Philadelphia Yearly Meeting Holds Special War Tax Resistance Session

Excerpts from the Swarthmore Phoenix give us a peek at how the Philadelphia Yearly Meeting was addressing war tax resistance at that time:

Tax Refusals, Reparations Draw Quakers to Philadelphia Meeting

The Religious Society of Friends will hold a special Yearly Meeting Session at the Arch Street Meeting House . The Philadelphia assembly, usually scheduled for March, is taking place in October because of the significance and immediacy of the agenda.

The morning session, convening at 10 a.m. will concern the “drafting of money” for war purposes. The Friends believe that tax refusals [sic] is plausible and important manner of dealing with militarism. A great many people support youth in its refusal to fight on battlefields it did not create. A great many people should be ready to withhold money. The Friends believe that “the functions related to war have become the main pre-occupation of our government” while “social needs are given lower priority.” The Friends hope to gather support in their objection to the use of their tax dollars for military purposes.

Quotes from the report by the committee planning the special session, arguments against tax refusal are as follows:

  • Refusal to pay taxes would be anarchy.
  • The government will collect the taxes, plus interest, and thus get more money.
  • The government will not be hurt by such a form of protest.
  • The war will get first claim on all money, and thus make less for social causes.
  • The tax refuser denies money for worthy civilian activities.
  • Anything less than total tax refusal is insignificant.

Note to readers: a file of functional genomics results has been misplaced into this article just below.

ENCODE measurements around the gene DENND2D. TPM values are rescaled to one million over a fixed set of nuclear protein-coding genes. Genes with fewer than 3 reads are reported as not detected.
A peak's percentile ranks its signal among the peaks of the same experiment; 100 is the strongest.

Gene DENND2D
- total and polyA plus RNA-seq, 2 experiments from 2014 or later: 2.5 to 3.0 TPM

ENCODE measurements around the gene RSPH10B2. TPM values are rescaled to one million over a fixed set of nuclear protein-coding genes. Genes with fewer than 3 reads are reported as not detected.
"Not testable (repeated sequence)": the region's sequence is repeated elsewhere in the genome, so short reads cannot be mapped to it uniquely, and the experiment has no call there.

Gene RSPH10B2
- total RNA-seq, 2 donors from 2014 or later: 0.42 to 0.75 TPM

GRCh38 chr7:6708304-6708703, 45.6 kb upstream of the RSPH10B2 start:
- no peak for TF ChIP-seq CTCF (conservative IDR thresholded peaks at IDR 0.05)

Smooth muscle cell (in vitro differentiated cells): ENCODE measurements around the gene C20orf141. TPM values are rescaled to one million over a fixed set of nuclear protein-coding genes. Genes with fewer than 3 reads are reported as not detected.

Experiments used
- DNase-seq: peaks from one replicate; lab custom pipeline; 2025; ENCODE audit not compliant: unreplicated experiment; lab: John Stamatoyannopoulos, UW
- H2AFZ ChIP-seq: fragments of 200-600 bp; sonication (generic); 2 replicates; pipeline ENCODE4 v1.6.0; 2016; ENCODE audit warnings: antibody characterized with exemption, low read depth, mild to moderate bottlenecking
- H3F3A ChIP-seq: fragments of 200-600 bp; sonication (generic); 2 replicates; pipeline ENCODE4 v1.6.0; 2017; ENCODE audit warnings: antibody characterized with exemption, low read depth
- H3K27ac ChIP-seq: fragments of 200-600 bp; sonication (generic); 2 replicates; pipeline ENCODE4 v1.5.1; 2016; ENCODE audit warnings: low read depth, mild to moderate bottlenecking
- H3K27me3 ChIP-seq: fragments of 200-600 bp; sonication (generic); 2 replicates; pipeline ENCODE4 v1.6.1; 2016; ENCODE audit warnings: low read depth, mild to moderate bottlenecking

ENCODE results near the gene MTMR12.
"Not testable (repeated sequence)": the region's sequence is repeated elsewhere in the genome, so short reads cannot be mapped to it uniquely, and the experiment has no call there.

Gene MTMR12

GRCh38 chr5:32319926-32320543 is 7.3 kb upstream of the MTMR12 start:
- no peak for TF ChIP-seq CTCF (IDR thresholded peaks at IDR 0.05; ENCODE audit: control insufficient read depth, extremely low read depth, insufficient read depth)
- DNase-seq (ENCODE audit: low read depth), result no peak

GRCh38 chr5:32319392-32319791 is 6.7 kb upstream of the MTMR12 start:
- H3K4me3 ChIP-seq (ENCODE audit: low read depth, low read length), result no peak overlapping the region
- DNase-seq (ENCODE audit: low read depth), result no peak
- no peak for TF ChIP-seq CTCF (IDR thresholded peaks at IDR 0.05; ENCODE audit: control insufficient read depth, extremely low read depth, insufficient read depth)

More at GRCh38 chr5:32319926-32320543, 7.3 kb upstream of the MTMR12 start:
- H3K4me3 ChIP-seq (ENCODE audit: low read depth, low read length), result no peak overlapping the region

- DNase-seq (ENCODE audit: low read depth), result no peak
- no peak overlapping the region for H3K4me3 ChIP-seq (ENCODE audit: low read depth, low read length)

It was noted that although these arguments are valid, they are far overshadowed by moral reasons for refusal to pay war taxes.

Phone tax resistance was for a long time a staple of the American war tax resistance movement, and is still practiced today. But an Associated Press dispatch from tells of an American phone tax resister with a more idiosyncratic motivation:

Housewife Says Telephone is No Sin — Refuses to Pay Tax

 — An attractive housewife here says the telephone is neither a luxury nor a sin and shouldn’t be taxed as such by the state of Michigan.

Gloria J. Mead says she won’t pay the recent 4 percent increase in the state’s use tax on telephones. “It isn’t right,” she insists, adding, “I feel like carrying this thing all the way to the death house, if necessary.”

The penalty isn’t that bad, however. The law says anyone failing to pay is subject to a maximum fine of $5,000 or a year in jail or both. But a deputy attorney, Leon Cohan, said he doubted the mother of four will ever go to jail, although he points out that is up to the discretion of the court.

  1. “I didn’t have a state senator in Lansing when the tax was passed and wasn’t represented.” (Her senator had resigned to take a seat in Congress and the State Senate seat was vacant when the tax was passed ).
  2. “I don’t consider a telephone a luxury or a sin. If it is either, why is the telephone company called a utility and put under the Michigan Public Service Commission?”

The tax, which averages about 50 cents a month, was imposed as part of a package of so-called nuisance taxes on cigarets, beer, liquor and corporation franchise fees.

The phone company says, “It is our practice not to take enforcement action against a customer if the charges for telephone service are paid.”

But Michigan Bell reported the case to State Revenue Commissioner Clarence Lick. He says, “Our next step will be to decide whether we’re going to proceed against Mrs. Mead or hold the company liable.”

Mrs. Mead quoted her husband, Marvin, as saying, “Dear, it’s going to be expensive paying for all these things you believe in.”

She said she hopes no one thinks unkindly of her stand.

“They told me not to be apathetic about government, so I’m not.”

Gloria J. Mead enters and exits the newspaper archives on this date in 1962. I haven’t yet found any record of what became of her and her protest.